The lead character is actually a widowed vicar by the name of Tom Christmas. He makes his home in the rectory with his daughter Miranda and housekeeper Madrun. I happily settled in with a pot of tea and gingersnaps, eager to visit Tom and the lovely, quirky residents of Thornford Regis.
Tom has been asked to attend and bless a historical reenactment of a 1645 battle. The original battle "...appeared to be rather less a 'battle' than a 'skirmish', or perhaps, an 'incident' or - really - little more than an 'unpleasantness' as the weary locals dragged themselves out for a final bash at one another in the protracted war that divided England in the seventeenth century." And it is here that the body is found.
Father Tom is such a great lead. He's likable, naturally curious, kind and thoughtful. His vocation lets him make discreet inquiries and piece things together himself. He just can't help himself. The residents are a mixed bunch - quirky, suspicious, friendly, nosy, secretive, helpful - there's no lack of suspects in this parish. There are many I miss from previous books and *hope* there might be more Father Christmas and et al tales. I truly miss Madrun's missives to her mother.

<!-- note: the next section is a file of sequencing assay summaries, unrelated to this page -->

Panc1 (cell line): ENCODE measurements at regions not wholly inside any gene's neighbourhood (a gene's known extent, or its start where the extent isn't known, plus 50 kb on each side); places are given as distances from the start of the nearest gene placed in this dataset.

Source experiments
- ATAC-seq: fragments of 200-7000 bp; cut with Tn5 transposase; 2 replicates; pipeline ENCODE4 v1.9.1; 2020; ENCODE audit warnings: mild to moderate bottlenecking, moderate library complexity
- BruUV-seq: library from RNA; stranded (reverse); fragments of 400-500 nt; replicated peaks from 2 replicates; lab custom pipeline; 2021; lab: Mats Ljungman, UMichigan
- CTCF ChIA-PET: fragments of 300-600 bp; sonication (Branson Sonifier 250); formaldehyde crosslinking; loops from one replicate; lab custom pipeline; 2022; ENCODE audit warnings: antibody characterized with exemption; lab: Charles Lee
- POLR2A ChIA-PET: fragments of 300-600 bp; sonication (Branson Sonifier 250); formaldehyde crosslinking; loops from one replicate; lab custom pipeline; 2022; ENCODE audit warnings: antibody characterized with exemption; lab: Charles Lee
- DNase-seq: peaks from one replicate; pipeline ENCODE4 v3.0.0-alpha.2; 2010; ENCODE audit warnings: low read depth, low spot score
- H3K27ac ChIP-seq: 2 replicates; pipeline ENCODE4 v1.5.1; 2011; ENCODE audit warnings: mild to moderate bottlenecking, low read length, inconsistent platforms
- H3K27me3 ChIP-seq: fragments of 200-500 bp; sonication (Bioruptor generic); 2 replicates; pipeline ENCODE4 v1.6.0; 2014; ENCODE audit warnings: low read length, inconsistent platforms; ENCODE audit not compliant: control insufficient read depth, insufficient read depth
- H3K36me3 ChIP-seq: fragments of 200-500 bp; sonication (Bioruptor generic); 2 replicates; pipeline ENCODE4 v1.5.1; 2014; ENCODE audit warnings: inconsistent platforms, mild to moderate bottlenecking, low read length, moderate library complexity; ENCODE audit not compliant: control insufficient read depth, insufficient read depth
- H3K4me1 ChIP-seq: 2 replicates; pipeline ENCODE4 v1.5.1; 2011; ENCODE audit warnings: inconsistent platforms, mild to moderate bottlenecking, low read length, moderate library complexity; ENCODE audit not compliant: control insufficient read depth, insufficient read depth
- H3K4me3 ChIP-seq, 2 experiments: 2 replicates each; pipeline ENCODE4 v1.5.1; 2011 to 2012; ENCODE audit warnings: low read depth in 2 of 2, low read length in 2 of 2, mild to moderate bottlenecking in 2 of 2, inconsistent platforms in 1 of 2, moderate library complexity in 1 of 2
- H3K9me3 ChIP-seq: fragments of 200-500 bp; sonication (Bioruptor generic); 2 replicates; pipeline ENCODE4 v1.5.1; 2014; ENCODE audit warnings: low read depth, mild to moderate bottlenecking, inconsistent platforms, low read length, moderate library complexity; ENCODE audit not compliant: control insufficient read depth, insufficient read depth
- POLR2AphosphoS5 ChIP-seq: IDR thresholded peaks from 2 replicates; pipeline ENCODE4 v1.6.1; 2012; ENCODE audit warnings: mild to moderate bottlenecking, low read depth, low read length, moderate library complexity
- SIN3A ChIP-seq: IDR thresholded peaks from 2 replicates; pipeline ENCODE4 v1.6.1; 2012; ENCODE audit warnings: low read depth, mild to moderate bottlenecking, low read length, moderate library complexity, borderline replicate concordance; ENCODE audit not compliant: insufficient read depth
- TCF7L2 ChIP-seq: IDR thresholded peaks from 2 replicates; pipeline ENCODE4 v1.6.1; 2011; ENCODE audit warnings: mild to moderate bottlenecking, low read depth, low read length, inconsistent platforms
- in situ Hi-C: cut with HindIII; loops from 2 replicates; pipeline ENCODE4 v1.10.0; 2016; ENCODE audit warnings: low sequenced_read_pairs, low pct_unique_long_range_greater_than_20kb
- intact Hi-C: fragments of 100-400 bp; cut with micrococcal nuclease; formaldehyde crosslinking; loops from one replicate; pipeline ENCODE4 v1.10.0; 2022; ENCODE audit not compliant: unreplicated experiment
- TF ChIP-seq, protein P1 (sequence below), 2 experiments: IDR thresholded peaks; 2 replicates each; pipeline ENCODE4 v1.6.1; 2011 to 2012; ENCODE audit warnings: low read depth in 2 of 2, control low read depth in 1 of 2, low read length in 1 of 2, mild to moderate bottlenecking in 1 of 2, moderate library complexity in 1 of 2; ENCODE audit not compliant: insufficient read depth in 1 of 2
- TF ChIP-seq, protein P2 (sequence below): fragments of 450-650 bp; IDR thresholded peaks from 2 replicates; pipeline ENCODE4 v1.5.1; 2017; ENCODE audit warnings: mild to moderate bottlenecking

Thornford Regis reminds me of one of those English village displays you'd see on a mantle at Christmas - the church, the local meeting hall, the corner store, the manor house, a tea room (where you would find me) and more.
The first three books in this series are distinctly cozy - despite the bodies. This latest novella is a cozy entry as well, but with a darker 'why' at the heart of the whodunit.
I can heartily recommend this latest Father Christmas - it's an engaging, easy little read that will entertain you. And the size of the book makes is just right for Christmas stockings!
Join At Bay Press and Whodunit Mystery Bookstore for a virtual launch of The Unpleasantness at the Battle of Thornford happening tomorrow - November 4th. Check out the details here.